Rector's July 2014 Letter

After Pentecost and Trinity Sunday, we find ourselves in what the church calls ‘Ordinary Time’. But although there are no ‘big celebrations’ over the next few months, the green of ordinary time, like the green of our countryside, is far from plain and boring.

 

The splashes of colour are provided by Saints days and other smaller festivals, and we can imagine how welcome they would have been in former times, when a ‘red letter day’ on the calendar was literally red and meant, not merely a special theme in Church on Sunday, but perhaps a holiday from work, and a variety of traditional celebrations and practices to enjoy as a community.

 

The Church of England, of course, celebrates all the traditional saints – even those whose original existence is shrouded in mysterious doubt – but interestingly, our calendar of celebrations also includes a much wider variety of characters. They range from missionaries and bishops to doctors, housewives and nurses. Unlike the official saints, whose ‘saintliness’ has to be beyond doubt, and proved by attested miracles, these are simply some of the heroes and heroines of our faith, trying to fulfil the vocations that they felt called to.

 

There are also a number of real oddballs here and there! One of my favourites is Margery Kempe; a medieval woman from round about the same period as the much more famous Julian of Norwich, to whom at one point Margery went for spiritual advice. Both women were mystics – hearing from God through dreams and visions – and both, of course, were devout; but there the similarity ended.

 

Margery was quite definitely the sort of person you don’t want to get stuck with on a holiday tour bus – a very relevant comparison, as it happens. After bearing at least fourteen children and then convincing her long-suffering husband to allow her to take a vow of chastity before the bishop of Lincoln, she spent a lot of her very adventurous life on pilgrimage. Extravagant displays of devotion were quite usual around the venerated destinations of the Holy Land and Rome, but Margery was over the top even by the standards of the time, weeping, wailing and falling to the floor entranced with her visions. Those travelling with her must sometimes have wished they had taken a later ship!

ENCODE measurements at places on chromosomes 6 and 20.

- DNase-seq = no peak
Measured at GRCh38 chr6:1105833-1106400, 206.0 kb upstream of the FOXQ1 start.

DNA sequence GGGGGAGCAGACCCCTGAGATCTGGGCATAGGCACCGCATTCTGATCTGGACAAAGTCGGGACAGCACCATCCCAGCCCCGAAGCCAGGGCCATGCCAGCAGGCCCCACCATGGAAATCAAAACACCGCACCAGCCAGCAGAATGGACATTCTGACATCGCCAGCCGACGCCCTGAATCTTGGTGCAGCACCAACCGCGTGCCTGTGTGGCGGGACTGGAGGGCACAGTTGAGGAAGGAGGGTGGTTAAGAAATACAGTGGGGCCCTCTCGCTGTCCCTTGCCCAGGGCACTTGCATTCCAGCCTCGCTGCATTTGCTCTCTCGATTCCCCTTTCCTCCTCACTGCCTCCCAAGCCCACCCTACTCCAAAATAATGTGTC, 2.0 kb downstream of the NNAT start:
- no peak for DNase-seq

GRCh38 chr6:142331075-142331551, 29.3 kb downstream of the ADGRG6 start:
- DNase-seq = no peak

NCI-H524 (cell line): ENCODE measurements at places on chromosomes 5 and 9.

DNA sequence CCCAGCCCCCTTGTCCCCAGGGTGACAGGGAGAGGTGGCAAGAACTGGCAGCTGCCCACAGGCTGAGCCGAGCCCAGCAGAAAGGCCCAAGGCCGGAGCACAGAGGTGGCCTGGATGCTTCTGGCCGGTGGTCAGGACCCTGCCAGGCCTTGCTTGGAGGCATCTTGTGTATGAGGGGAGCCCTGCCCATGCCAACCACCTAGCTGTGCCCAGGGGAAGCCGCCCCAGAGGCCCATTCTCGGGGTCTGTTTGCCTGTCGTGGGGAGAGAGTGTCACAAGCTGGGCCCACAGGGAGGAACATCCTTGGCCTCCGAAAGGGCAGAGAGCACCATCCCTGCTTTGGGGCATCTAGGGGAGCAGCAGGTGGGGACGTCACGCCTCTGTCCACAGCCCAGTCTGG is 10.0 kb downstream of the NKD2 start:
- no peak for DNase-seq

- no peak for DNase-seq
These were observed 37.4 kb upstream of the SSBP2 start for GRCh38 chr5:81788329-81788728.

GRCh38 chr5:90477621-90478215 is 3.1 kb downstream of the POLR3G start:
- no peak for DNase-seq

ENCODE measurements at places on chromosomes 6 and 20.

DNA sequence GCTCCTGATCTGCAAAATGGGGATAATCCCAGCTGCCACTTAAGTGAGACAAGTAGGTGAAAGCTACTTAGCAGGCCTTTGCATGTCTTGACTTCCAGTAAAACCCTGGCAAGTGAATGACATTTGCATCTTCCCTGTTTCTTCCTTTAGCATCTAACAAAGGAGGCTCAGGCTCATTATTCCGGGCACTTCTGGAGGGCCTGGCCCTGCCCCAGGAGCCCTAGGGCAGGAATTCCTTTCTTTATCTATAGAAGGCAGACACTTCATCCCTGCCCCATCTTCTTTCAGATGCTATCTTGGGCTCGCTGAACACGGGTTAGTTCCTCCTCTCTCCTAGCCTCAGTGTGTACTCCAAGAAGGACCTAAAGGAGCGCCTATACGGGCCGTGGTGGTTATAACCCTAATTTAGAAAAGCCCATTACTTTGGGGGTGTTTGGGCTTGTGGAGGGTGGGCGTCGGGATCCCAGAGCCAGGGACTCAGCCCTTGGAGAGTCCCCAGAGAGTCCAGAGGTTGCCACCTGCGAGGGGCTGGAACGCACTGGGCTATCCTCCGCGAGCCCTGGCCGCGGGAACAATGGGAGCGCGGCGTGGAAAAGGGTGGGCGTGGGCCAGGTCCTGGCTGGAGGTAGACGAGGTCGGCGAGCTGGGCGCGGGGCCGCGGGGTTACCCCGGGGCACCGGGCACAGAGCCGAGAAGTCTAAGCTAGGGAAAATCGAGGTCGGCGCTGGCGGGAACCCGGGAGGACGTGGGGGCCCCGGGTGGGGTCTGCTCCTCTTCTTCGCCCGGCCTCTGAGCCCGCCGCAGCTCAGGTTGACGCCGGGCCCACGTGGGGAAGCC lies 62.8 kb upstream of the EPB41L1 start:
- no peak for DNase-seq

Why do I like her so much, even though she was clearly a most peculiar and difficult character? She never learned to read or write, and so would never have been able to study theology even if, as a lay woman, she would have been permitted to do so, and yet the bishops who questioned her were never able to find any heresy in what she believed; this in an age where it was frighteningly easy to suffer dreadful penalties for beliefs that could be shown to be unorthodox. She learned Scripture by heart and accepted the hostile reactions of those around her as a penance for her sins. In an age where most women spent their whole lives in the domestic sphere, she somehow took it for granted that the world was her natural stage. She stood up for herself and her understanding of God against the might of the Church and did what she felt called to do and even those who doubted her came to see her sincerity and piety. And we know of her life because amazingly she dictated the first book of autobiography known in English – ‘The Boke of Margery Kempe’ of which one full manuscript copy and various fragments and references still survive.

 

I think I like her because she is such a vivid demonstration of the fact that God has a use for all of us, even the oddest and the most damaged. Nobody is written off in God’s economy. Whatever our particular quirks and problems, God can make use of them if we offer them to him. A world full of people living their lives for God would be the very opposite of boring – far from all achieving a sort of bland similar ‘goodness’, we would all sparkle with the individuality with which God created us. It is evil which brings human beings down to the most boring common denominator. I am definitely looking forward to meeting Margery in heaven – I just hope she doesn’t have the heavenly mansion next door!


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